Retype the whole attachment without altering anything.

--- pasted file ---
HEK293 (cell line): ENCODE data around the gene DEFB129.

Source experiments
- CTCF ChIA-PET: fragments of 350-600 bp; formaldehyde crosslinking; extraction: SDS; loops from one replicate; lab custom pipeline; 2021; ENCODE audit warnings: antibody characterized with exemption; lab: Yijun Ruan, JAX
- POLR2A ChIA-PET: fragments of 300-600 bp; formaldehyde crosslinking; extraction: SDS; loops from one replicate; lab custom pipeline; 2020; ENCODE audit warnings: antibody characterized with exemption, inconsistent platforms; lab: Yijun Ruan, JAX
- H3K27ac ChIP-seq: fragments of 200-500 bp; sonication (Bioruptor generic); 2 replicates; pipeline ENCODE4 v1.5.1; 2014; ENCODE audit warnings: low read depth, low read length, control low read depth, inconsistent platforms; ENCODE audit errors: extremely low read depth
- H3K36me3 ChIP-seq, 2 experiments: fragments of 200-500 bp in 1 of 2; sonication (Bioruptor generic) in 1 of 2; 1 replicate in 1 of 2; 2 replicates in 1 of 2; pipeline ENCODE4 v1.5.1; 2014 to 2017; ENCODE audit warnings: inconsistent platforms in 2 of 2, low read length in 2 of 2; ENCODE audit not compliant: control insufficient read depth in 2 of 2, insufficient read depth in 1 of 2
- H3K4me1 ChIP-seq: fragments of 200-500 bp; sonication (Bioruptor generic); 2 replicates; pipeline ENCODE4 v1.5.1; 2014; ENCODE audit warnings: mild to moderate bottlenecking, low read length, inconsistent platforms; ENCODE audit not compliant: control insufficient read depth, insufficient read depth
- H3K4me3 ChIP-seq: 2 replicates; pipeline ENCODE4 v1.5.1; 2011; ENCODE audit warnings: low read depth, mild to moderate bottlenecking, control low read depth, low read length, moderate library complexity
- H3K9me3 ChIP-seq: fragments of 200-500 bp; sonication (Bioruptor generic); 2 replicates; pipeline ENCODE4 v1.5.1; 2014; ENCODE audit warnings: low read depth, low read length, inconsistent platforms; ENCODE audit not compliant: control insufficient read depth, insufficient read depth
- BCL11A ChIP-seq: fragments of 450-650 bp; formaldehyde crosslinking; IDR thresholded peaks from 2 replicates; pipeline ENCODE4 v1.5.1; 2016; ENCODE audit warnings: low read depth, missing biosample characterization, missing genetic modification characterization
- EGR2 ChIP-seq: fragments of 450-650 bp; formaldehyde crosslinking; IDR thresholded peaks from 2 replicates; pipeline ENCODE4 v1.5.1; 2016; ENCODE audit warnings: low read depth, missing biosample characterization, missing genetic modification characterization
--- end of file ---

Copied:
HEK293 (cell line): ENCODE data around the gene DEFB129.

Source experiments
- CTCF ChIA-PET: fragments of 350-600 bp; formaldehyde crosslinking; extraction: SDS; loops from one replicate; lab custom pipeline; 2021; ENCODE audit warnings: antibody characterized with exemption; lab: Yijun Ruan, JAX
- POLR2A ChIA-PET: fragments of 300-600 bp; formaldehyde crosslinking; extraction: SDS; loops from one replicate; lab custom pipeline; 2020; ENCODE audit warnings: antibody characterized with exemption, inconsistent platforms; lab: Yijun Ruan, JAX
- H3K27ac ChIP-seq: fragments of 200-500 bp; sonication (Bioruptor generic); 2 replicates; pipeline ENCODE4 v1.5.1; 2014; ENCODE audit warnings: low read depth, low read length, control low read depth, inconsistent platforms; ENCODE audit errors: extremely low read depth
- H3K36me3 ChIP-seq, 2 experiments: fragments of 200-500 bp in 1 of 2; sonication (Bioruptor generic) in 1 of 2; 1 replicate in 1 of 2; 2 replicates in 1 of 2; pipeline ENCODE4 v1.5.1; 2014 to 2017; ENCODE audit warnings: inconsistent platforms in 2 of 2, low read length in 2 of 2; ENCODE audit not compliant: control insufficient read depth in 2 of 2, insufficient read depth in 1 of 2
- H3K4me1 ChIP-seq: fragments of 200-500 bp; sonication (Bioruptor generic); 2 replicates; pipeline ENCODE4 v1.5.1; 2014; ENCODE audit warnings: mild to moderate bottlenecking, low read length, inconsistent platforms; ENCODE audit not compliant: control insufficient read depth, insufficient read depth
- H3K4me3 ChIP-seq: 2 replicates; pipeline ENCODE4 v1.5.1; 2011; ENCODE audit warnings: low read depth, mild to moderate bottlenecking, control low read depth, low read length, moderate library complexity
- H3K9me3 ChIP-seq: fragments of 200-500 bp; sonication (Bioruptor generic); 2 replicates; pipeline ENCODE4 v1.5.1; 2014; ENCODE audit warnings: low read depth, low read length, inconsistent platforms; ENCODE audit not compliant: control insufficient read depth, insufficient read depth
- BCL11A ChIP-seq: fragments of 450-650 bp; formaldehyde crosslinking; IDR thresholded peaks from 2 replicates; pipeline ENCODE4 v1.5.1; 2016; ENCODE audit warnings: low read depth, missing biosample characterization, missing genetic modification characterization
- EGR2 ChIP-seq: fragments of 450-650 bp; formaldehyde crosslinking; IDR thresholded peaks from 2 replicates; pipeline ENCODE4 v1.5.1; 2016; ENCODE audit warnings: low read depth, missing biosample characterization, missing genetic modification characterization